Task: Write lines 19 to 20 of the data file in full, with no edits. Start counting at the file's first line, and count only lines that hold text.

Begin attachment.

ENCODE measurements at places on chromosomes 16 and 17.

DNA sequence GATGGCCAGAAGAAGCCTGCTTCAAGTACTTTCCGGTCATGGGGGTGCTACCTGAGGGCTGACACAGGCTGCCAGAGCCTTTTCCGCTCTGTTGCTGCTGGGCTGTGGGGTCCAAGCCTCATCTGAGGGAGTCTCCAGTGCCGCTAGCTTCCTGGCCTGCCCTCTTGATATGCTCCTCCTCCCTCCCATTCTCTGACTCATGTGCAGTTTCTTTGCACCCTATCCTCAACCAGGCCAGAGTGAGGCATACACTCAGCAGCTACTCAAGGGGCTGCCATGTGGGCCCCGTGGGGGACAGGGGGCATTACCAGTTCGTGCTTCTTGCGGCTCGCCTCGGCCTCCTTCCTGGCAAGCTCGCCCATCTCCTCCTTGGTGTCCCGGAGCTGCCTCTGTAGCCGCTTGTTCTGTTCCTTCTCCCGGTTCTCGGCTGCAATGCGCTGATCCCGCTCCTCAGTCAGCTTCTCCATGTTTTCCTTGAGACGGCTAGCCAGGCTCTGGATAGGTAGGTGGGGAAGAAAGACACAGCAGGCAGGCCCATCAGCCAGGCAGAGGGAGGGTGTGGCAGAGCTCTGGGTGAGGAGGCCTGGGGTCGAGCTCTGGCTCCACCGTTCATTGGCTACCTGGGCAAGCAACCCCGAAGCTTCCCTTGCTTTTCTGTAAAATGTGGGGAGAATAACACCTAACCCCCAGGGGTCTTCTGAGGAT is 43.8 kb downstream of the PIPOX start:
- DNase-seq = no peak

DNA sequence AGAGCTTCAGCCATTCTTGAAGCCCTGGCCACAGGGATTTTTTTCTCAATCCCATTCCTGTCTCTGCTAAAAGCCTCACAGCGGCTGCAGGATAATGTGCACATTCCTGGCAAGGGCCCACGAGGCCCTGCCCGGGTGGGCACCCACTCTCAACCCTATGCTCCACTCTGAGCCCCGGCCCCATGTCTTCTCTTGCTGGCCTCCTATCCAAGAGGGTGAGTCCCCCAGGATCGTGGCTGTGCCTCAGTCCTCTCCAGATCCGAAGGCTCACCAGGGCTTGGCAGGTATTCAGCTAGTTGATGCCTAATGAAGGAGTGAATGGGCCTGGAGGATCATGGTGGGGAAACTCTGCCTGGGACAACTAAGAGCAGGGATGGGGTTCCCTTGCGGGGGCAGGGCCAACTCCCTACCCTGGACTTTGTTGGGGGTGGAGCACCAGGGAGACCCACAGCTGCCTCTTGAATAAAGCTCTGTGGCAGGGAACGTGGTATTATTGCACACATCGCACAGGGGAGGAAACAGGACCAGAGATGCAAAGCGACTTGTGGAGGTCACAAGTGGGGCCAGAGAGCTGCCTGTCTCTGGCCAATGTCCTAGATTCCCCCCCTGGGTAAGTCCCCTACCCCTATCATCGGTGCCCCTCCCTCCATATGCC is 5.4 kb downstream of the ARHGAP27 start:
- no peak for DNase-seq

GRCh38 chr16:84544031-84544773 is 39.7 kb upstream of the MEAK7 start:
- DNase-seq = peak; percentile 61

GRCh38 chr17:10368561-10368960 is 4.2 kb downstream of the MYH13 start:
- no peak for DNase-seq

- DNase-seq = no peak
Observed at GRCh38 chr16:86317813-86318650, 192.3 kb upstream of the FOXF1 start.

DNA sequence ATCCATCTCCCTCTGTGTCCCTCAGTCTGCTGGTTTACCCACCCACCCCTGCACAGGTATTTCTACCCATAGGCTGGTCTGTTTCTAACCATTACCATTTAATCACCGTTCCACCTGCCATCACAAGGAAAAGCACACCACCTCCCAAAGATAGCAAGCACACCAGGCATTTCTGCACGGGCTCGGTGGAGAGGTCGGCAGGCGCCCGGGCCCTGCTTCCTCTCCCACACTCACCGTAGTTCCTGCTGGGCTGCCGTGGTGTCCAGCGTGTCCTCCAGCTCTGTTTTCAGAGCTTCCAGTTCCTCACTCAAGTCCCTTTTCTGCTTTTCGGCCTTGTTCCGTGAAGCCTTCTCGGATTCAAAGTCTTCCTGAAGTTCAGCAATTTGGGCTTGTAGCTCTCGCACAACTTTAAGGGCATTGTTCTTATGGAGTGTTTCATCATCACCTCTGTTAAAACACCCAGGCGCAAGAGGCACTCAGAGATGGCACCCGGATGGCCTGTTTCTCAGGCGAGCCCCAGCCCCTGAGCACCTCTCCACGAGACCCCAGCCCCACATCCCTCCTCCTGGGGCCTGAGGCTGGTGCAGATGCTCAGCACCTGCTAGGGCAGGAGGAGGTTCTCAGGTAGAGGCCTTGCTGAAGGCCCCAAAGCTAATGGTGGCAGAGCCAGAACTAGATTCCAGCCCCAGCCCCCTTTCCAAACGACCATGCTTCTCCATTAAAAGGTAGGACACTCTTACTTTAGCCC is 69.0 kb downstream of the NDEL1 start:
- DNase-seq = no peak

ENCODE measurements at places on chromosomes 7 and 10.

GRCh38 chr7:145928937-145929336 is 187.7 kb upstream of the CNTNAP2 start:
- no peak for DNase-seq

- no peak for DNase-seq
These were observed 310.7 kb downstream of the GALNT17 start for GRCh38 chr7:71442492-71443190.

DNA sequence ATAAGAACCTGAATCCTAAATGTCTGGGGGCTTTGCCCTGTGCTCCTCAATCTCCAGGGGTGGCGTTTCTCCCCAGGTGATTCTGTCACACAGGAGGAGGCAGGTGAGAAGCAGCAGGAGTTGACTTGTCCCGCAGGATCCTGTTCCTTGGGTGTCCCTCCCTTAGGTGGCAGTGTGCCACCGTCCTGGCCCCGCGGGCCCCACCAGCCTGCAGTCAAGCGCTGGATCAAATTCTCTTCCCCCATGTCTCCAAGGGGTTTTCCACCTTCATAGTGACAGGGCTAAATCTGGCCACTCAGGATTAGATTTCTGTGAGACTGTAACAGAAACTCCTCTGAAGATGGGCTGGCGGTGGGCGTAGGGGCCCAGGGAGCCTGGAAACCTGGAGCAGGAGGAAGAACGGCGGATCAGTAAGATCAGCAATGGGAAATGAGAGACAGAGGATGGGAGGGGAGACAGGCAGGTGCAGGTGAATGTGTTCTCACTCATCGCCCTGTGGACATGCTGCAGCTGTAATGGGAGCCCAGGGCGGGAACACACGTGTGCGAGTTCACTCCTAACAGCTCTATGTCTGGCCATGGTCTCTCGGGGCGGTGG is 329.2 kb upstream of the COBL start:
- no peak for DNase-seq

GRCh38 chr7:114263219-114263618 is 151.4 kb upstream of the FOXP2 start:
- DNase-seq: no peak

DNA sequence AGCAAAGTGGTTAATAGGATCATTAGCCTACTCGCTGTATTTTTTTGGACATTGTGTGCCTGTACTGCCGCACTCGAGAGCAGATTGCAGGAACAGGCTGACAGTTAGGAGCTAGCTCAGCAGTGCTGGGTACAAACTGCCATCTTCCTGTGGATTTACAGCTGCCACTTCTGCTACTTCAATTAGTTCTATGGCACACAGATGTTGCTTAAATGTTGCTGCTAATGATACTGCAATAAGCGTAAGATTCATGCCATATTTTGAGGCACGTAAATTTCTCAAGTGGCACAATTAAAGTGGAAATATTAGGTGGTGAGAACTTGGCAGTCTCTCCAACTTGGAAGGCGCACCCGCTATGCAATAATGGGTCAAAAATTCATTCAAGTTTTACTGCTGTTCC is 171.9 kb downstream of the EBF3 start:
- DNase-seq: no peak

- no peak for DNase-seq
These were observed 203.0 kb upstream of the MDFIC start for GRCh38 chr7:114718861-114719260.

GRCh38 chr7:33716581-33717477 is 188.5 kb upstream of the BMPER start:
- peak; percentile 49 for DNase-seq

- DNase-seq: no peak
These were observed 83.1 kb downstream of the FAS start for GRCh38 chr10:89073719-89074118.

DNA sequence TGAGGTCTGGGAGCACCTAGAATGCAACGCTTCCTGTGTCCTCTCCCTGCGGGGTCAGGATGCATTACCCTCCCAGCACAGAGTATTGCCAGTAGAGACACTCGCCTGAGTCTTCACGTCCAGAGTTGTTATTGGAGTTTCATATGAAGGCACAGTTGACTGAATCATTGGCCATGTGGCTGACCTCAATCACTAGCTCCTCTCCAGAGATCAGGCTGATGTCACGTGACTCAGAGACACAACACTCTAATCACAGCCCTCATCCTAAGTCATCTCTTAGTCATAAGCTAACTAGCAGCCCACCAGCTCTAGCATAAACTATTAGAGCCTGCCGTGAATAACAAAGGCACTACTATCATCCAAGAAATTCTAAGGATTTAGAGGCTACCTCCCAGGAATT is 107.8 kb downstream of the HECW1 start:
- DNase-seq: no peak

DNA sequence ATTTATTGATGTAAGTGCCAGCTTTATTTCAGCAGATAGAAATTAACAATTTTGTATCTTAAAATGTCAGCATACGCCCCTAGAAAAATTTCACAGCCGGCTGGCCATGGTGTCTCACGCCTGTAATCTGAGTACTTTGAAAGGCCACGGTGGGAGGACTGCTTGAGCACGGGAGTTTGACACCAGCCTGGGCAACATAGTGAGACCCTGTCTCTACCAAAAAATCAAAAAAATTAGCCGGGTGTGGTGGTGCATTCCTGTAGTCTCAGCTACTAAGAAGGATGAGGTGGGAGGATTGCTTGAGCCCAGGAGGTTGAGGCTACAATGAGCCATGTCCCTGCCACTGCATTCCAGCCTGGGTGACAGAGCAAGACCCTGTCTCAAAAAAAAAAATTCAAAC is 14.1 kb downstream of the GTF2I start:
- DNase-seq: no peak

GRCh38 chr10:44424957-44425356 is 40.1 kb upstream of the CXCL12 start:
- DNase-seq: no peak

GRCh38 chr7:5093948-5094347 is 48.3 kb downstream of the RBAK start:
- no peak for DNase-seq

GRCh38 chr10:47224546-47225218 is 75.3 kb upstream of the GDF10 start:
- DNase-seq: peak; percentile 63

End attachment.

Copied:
DNA sequence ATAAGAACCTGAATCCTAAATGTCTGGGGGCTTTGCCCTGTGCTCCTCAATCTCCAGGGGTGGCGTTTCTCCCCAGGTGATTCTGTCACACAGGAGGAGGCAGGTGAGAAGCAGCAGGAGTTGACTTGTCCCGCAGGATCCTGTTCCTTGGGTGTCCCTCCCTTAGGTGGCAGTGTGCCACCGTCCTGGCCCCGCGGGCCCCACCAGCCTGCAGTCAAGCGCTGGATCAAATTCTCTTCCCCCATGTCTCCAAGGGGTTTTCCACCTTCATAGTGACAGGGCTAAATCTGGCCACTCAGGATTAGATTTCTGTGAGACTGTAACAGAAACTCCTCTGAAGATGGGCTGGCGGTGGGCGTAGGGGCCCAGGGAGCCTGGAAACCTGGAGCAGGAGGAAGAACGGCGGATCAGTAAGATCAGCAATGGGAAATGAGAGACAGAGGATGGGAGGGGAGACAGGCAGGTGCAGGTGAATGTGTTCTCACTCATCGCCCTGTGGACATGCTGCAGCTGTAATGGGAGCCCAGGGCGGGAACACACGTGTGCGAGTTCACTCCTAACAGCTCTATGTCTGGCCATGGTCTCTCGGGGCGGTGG is 329.2 kb upstream of the COBL start:
- no peak for DNase-seq